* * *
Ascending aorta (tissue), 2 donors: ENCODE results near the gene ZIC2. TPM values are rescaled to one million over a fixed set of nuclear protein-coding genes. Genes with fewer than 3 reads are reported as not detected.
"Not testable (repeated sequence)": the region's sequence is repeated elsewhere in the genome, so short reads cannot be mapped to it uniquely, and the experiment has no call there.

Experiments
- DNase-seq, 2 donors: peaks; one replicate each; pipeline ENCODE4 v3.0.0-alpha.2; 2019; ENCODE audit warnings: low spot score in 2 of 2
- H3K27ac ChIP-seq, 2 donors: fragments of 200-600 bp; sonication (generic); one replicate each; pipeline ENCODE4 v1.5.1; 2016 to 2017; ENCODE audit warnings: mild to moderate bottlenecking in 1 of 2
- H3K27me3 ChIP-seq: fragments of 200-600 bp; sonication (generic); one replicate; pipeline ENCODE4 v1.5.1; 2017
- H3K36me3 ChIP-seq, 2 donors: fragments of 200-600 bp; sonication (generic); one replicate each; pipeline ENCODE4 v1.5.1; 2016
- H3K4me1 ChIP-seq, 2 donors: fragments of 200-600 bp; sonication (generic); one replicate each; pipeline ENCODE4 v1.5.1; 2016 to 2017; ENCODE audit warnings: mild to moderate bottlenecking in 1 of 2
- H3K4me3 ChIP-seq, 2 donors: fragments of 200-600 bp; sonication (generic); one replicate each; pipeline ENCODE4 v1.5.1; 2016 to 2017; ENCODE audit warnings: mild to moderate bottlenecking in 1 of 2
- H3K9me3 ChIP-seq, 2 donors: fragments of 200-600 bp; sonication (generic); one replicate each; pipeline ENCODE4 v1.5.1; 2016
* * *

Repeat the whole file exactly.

Ascending aorta (tissue), 2 donors: ENCODE results near the gene ZIC2. TPM values are rescaled to one million over a fixed set of nuclear protein-coding genes. Genes with fewer than 3 reads are reported as not detected.
"Not testable (repeated sequence)": the region's sequence is repeated elsewhere in the genome, so short reads cannot be mapped to it uniquely, and the experiment has no call there.

Experiments
- DNase-seq, 2 donors: peaks; one replicate each; pipeline ENCODE4 v3.0.0-alpha.2; 2019; ENCODE audit warnings: low spot score in 2 of 2
- H3K27ac ChIP-seq, 2 donors: fragments of 200-600 bp; sonication (generic); one replicate each; pipeline ENCODE4 v1.5.1; 2016 to 2017; ENCODE audit warnings: mild to moderate bottlenecking in 1 of 2
- H3K27me3 ChIP-seq: fragments of 200-600 bp; sonication (generic); one replicate; pipeline ENCODE4 v1.5.1; 2017
- H3K36me3 ChIP-seq, 2 donors: fragments of 200-600 bp; sonication (generic); one replicate each; pipeline ENCODE4 v1.5.1; 2016
- H3K4me1 ChIP-seq, 2 donors: fragments of 200-600 bp; sonication (generic); one replicate each; pipeline ENCODE4 v1.5.1; 2016 to 2017; ENCODE audit warnings: mild to moderate bottlenecking in 1 of 2
- H3K4me3 ChIP-seq, 2 donors: fragments of 200-600 bp; sonication (generic); one replicate each; pipeline ENCODE4 v1.5.1; 2016 to 2017; ENCODE audit warnings: mild to moderate bottlenecking in 1 of 2
- H3K9me3 ChIP-seq, 2 donors: fragments of 200-600 bp; sonication (generic); one replicate each; pipeline ENCODE4 v1.5.1; 2016